"I'm all better now."
I think this is the longest we had to wait for CT results...
"No new masses are identified. ...no new or enlarging lymph nodes identified. ...Normal chest CT with contrast. ...Collapsed L2 vertebra, unchanged. ...No interval development of pelvic or juxta-aortic lymphadenopathy" HUH? In other words - Nothing to report!!! Now we just need to get a good AFP test result and we can breathe a little easier for a while.
While reading the CT report, I was reminded of just how much disease Dante had when he was diagnosed. When they do the reports for this type of scan, they constantly reference the most recent scans, so that they can compare measurements. The start of the report listed all of the areas of previous concern. Dante had a large tumor in his pelvis that had extended to his back, possibly causing a compression fracture of his L2 vertebra, tumors in his lungs, chest and all the lymph nodes in his chest and groin. And we had no signs of any disease until he slipped on the playground and burst one of the lymph nodes in his abdomen (which was completely horrifying to look at)...
Dante did excellent on Monday! He was a real trooper. All the nurses were happy, as always, to see him and he did his usual entertaining. He cried when he got his port accessed, but only for a few minutes and then he said, "I'm all better now." The anesthesiologist gave him a little bit of Versed and he did the test like a champ. Of course, when they first give it to him, it renders him completely limp and useless, so that helps. I asked him at one point what type of bagel the CT machine looked like and he was trying his hardest to slur "cinnamon raisin". It doesn't take too long after that before he comes back to life, and then he goes from super happy and silly to major cranky.
We were happy to see Dr. Grana at the clinic. She always takes so much time answering our multitude of questions. She even gave us tons of documentation about Germ Cell tumors and late effects of chemotherapy that we hadn't been able to find online. We learned that the particular type of Germ Cell Tumor (Endodermal Sinus) Dante had was much rarer than we thought. Therefore, there's almost NO data to refer to regarding the future, except as it applies to all GCT's. Also, due to his protocol being relatively new, it's nearly impossible to find long-term outcomes. Dr. Grana seemed to think that the only effect Dante will have to deal with is the hearing loss. The greater risk of leukemia that we were previously told is true, but really, just barely more than anyone else's risks.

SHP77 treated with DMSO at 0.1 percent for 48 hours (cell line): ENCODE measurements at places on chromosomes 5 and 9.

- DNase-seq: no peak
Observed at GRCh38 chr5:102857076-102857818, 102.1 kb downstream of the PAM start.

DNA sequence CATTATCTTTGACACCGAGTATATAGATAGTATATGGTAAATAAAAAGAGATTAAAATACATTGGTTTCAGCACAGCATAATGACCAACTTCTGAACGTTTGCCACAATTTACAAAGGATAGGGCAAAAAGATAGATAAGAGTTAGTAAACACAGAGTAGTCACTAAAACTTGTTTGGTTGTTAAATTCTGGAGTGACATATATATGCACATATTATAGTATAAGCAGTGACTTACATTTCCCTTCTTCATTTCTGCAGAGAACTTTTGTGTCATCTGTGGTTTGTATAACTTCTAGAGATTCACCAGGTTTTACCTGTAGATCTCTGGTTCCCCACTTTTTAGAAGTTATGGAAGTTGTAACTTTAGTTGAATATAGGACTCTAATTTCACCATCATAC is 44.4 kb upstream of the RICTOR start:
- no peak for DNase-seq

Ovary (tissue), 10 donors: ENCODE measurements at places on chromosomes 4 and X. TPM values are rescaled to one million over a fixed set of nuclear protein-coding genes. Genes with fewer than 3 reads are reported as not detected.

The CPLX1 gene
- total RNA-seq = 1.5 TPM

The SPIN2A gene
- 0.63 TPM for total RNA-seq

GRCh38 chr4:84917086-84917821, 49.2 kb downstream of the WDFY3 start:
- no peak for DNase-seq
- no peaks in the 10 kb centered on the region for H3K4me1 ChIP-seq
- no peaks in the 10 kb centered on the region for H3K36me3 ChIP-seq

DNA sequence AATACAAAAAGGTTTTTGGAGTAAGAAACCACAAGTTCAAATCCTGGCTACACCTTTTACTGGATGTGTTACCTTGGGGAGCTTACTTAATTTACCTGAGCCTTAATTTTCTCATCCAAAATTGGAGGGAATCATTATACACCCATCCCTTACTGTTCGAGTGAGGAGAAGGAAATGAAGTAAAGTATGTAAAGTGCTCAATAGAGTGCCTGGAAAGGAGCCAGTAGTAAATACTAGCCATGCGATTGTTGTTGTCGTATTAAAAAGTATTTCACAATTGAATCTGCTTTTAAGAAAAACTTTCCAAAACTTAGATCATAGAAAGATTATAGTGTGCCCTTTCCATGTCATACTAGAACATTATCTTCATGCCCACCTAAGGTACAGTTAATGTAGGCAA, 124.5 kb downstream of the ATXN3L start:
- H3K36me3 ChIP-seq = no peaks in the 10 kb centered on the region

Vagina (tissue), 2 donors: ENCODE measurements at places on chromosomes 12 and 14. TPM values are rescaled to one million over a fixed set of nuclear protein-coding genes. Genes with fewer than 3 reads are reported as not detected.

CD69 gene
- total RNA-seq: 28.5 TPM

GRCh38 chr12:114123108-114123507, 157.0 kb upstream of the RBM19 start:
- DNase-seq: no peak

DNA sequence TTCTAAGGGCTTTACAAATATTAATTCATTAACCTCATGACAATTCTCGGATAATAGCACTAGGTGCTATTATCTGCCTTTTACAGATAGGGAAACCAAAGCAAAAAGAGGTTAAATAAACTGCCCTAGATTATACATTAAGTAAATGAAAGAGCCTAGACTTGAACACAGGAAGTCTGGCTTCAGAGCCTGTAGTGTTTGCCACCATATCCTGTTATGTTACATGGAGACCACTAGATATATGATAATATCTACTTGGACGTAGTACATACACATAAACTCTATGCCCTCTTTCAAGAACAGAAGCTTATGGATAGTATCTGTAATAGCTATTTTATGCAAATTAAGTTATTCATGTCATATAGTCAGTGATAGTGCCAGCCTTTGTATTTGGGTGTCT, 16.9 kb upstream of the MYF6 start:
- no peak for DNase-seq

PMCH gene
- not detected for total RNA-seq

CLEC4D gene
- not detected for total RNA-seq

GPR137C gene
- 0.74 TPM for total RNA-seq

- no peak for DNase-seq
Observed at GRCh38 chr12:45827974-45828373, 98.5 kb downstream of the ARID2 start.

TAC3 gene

So now that we have just about cleared the 9 month post-treatment hurdle we are looking forward to the possible side effects / late effects. It's a strange sort of feeling - wanting to learn more about all the bad shit that can happen. But we find that we feel much better about everything when we know the possibilties. Being taken by surprised with this sort of thing is just about the worse feeling you can imagine.... only worse. That was how it felt when Dr. Patranella first told us that he had a tumor - late one friday night, after we had finally gotten him to sleep after a horrendous first CT scan. Wondering how a fall on the playground turns into stage IV cancer (it doesn't, but you're not exactly thinking clearly when the dr. tells you your 2 1/2 year old has cancer.)
At every turn, for the next 5 days or so until diagnosis, it seemed to get worse and worse as we were informed of all the possibilities. It was at that point that we decided it's better to be armed with knowledge than taken by surprise. And that's how we proceed now. Sometimes it lands us on the "picky list", and sometimes there are people doing good work who feel a bit put out by our approach, but at the end of the day we are the one's responsible for getting him better. Especially when there is no other acceptable outcome.
Wrapping it up.
Sending it in.
Everybody smile for the giant spinning radioactive magnetic camera!